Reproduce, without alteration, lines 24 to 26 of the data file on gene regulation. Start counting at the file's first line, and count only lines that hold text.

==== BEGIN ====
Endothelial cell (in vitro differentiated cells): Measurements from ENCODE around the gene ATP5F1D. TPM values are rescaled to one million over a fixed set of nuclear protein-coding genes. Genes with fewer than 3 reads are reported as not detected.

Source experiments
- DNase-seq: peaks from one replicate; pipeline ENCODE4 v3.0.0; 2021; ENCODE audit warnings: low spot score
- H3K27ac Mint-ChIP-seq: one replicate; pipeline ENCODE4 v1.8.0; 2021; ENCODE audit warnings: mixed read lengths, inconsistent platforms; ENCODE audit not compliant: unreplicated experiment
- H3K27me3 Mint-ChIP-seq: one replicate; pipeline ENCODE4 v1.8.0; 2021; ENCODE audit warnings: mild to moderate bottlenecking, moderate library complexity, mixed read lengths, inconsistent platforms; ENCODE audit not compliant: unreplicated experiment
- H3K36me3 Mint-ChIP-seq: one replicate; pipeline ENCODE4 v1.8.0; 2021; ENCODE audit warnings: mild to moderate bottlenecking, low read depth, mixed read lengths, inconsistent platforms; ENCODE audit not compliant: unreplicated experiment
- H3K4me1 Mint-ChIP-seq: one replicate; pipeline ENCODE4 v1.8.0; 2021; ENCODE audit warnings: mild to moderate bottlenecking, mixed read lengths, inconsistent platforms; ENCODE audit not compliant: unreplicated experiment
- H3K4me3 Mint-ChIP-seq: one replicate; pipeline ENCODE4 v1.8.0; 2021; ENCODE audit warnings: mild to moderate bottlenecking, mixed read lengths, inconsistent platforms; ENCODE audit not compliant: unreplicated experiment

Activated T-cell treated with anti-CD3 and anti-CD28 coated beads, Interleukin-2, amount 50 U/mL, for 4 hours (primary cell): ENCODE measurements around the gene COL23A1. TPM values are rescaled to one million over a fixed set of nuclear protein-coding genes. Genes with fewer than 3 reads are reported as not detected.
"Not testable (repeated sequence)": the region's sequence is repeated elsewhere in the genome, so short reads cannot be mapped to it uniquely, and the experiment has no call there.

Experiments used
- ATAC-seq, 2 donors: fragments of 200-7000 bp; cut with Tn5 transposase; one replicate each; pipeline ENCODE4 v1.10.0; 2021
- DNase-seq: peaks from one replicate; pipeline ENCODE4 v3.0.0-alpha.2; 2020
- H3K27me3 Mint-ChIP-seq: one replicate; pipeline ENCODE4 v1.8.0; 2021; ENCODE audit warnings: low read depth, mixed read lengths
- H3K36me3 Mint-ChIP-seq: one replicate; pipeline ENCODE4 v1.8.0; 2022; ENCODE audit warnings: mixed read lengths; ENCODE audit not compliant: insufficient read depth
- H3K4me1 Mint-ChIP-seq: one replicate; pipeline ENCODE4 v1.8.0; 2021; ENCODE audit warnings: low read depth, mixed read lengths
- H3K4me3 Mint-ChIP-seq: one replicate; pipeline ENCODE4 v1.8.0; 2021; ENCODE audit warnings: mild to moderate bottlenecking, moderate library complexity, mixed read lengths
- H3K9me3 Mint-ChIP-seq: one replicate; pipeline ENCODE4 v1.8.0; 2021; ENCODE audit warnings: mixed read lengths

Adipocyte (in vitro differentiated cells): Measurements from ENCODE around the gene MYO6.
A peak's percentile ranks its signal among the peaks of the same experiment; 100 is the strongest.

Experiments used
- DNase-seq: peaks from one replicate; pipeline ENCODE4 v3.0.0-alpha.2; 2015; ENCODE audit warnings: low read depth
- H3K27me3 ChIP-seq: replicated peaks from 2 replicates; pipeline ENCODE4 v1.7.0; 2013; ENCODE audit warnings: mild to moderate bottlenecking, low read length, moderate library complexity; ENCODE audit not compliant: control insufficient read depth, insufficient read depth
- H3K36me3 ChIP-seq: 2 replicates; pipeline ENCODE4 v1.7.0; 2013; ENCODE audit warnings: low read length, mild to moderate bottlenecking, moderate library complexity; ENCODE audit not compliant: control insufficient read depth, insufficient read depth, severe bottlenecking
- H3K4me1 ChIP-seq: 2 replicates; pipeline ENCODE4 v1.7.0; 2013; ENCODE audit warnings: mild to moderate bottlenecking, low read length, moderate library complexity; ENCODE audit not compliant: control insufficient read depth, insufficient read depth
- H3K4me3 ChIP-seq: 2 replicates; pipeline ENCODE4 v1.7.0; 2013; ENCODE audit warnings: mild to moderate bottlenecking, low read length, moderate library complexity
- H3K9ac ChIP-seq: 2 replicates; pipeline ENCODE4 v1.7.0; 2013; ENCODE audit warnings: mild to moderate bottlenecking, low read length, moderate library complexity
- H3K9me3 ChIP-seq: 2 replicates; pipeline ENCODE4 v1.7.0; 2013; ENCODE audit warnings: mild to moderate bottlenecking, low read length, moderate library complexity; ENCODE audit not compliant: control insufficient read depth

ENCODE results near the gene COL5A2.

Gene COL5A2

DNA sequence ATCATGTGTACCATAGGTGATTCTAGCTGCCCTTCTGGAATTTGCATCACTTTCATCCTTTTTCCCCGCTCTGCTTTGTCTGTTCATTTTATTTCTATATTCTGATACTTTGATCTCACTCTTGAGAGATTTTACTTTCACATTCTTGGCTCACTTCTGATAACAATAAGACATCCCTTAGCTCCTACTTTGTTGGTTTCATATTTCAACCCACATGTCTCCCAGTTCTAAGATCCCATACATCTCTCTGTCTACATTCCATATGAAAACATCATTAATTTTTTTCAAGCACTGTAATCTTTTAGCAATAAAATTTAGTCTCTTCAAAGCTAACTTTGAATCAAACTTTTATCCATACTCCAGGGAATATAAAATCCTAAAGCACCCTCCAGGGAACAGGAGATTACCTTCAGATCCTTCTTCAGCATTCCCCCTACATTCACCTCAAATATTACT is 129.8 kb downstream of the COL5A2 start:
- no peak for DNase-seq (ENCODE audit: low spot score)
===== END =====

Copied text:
- H3K36me3 ChIP-seq: 2 replicates; pipeline ENCODE4 v1.7.0; 2013; ENCODE audit warnings: low read length, mild to moderate bottlenecking, moderate library complexity; ENCODE audit not compliant: control insufficient read depth, insufficient read depth, severe bottlenecking
- H3K4me1 ChIP-seq: 2 replicates; pipeline ENCODE4 v1.7.0; 2013; ENCODE audit warnings: mild to moderate bottlenecking, low read length, moderate library complexity; ENCODE audit not compliant: control insufficient read depth, insufficient read depth
- H3K4me3 ChIP-seq: 2 replicates; pipeline ENCODE4 v1.7.0; 2013; ENCODE audit warnings: mild to moderate bottlenecking, low read length, moderate library complexity